The fundamental psycholegal error wrongly leads people to try to create a new excuse every time an allegedly valid new “syndrome” or any other cause is discovered that plays a role in behavior. But syndromes and other causes, including those of brain structure and function, do not have excusing force unless they sufficiently diminish rationality in the context in question. In that case, it is diminished rationality that is the excusing condition, not the presence of any particular type of cause. An assertion about “free will” based on causation is simply a conclusion about responsibility that must have been reached based on criteria such as the presence of rationality or absence of coercion.

Assessing Responsibility and Excuse

The criteria for excuse—lack of capacity for rationality and the presence of coercion—concern components of human action, such as desires and beliefs, that must in the first instance be assessed behaviorally, including by the use of behavioral tests devised for this purpose. It is human action that is at issue, not the state of the brain. If the person’s rational capacities, which we infer from her behavior, seem unimpaired, she will be held responsible, whatever the neuroscience might show, and vice versa. We knew that young children were not fully responsible long before we understood the neuroscience.

Although neuroscientific evidence may surely provide assistance in performing responsibility evaluations, neuroscience could never tell us how much rationality is required for responsibility. The question is social, moral, political, and, ultimately, legal. Moreover, it is unlikely, except in extreme cases in which we wouldn’t need brain evidence, that brain states will map legal criteria precisely. For the foreseeable future, neuroscience as a tool cannot replace behavioral investigation and commonsense when we assess responsibility.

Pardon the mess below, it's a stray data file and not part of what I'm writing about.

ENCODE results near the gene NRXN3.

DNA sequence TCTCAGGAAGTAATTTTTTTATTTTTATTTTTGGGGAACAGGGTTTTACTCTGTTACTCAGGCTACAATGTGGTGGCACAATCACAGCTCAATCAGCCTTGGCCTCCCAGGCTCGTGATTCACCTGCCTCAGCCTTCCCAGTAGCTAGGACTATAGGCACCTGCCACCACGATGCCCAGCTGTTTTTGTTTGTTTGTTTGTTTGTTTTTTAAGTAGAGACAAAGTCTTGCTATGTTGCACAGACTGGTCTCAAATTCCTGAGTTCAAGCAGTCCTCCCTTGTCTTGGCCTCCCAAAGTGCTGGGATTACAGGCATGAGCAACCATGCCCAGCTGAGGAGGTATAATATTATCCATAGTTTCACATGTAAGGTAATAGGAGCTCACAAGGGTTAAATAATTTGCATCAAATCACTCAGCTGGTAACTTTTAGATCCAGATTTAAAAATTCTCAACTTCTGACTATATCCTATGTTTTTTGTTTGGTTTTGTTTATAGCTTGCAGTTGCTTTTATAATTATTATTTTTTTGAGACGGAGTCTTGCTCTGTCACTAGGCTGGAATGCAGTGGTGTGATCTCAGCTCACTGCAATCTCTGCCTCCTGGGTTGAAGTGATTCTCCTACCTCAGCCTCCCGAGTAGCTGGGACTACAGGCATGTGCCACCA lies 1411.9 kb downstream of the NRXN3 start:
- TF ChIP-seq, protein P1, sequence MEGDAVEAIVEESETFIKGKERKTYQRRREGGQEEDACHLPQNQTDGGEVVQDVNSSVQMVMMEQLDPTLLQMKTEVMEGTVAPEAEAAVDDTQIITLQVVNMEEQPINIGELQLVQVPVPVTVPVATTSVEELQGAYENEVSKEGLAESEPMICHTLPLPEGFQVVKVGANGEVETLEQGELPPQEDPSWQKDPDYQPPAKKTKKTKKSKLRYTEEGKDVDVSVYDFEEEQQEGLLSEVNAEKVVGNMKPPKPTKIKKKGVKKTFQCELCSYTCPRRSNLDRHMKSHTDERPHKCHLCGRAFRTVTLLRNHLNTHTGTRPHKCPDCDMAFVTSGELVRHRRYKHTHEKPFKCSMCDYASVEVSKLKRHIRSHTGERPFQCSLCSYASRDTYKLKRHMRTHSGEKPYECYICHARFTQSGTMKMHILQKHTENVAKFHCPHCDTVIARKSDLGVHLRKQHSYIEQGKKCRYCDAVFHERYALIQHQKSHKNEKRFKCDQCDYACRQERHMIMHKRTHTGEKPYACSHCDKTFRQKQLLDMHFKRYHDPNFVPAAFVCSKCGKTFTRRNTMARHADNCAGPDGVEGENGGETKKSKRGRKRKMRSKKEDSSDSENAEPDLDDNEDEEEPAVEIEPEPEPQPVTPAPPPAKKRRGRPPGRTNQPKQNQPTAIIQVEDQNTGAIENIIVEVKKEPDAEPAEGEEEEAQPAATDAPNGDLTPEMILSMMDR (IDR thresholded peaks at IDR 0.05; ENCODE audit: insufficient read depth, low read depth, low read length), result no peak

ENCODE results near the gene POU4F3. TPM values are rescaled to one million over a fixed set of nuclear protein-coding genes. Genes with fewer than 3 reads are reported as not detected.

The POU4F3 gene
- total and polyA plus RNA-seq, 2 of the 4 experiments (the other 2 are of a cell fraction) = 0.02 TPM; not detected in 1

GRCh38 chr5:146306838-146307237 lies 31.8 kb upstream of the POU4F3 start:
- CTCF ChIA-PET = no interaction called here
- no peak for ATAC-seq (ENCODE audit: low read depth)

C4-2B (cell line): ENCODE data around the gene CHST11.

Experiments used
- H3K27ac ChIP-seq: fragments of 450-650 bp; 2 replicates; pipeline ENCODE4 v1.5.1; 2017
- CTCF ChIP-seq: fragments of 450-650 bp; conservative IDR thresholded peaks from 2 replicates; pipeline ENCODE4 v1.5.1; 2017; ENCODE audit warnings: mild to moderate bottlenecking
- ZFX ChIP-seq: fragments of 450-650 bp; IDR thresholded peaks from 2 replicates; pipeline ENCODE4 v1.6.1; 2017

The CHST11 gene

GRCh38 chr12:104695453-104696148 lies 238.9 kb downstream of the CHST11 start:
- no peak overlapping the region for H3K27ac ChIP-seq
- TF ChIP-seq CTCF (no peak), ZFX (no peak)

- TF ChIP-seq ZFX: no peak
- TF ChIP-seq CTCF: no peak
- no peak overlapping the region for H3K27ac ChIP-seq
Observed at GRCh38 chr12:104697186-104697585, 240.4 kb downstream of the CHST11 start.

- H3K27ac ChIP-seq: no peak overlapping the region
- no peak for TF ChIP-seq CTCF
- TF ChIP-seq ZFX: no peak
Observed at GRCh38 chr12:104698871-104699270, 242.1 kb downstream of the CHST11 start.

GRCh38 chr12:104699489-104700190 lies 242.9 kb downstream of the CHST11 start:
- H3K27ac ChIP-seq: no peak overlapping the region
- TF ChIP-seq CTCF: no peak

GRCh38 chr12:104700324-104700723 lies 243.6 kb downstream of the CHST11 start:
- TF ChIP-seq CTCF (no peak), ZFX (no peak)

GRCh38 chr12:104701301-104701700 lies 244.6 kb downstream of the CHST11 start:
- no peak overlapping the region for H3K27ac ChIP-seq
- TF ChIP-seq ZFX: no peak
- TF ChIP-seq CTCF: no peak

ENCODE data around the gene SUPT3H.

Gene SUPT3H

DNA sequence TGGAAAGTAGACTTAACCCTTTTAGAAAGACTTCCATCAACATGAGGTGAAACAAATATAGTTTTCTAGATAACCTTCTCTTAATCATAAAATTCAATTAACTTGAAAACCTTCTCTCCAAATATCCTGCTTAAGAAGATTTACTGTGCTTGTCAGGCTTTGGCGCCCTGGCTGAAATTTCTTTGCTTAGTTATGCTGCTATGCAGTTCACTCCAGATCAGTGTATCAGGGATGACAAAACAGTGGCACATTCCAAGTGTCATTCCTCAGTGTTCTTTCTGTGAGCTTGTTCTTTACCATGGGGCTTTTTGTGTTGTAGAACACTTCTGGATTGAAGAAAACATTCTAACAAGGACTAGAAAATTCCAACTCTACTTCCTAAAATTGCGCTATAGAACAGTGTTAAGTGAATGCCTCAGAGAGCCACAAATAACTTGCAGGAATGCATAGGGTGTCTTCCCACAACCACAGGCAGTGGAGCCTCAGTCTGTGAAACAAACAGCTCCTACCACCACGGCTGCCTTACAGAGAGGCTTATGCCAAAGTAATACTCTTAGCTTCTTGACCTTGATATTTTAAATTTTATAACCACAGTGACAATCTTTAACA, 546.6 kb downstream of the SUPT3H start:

The issue in deciding if teen killers should be executed, for example, is whether they suffer from sufficiently less rationality than adults, and that must be evaluated by examining adolescents’ reasoning and judgment. Brains do not have defective judgment; conscious, intentional agents— people—do. I am an opponent of capital punishment, but if our society decides morally and legally that the capacity for rationality in normal late adolescents is sufficient for capital punishment, even if their brains are less developed than those of adults, then the brain science alone cannot demonstrate that capital punishment is unjustified.

The Neuroscience Challenge to Personhood and Responsibility

Advances in neuroscience and related fields have revealed hitherto unimagined biological causes of behavior, including abnormal neurotransmitters, that may increase the risk of antisocial or otherwise undesirable behavior,2 but we have no convincing conceptual or empirical reason to abandon our view of ourselves as creatures whose desires, beliefs, and intentions cause and explain our behavior.

Scientific discoveries might indicate that mental causation does not exist as we think it does, but a brain correlate or cause does not mean that the action is not an action. If actions exist, they have causes, including those arising in the brain. The real question is whether studies have shown that intentional behavior is rare or nonexistent. Despite our intuition and experience that action is ubiquitous and genuinely explainable, increasing numbers of scientists and philosophers claim that intention is an illusion. They cite two kinds of empirical evidence: first, demonstrations that most of our behavior is caused by variables we are unaware of and, second, studies indicating that much behavior occurs when our consciousness is diminished.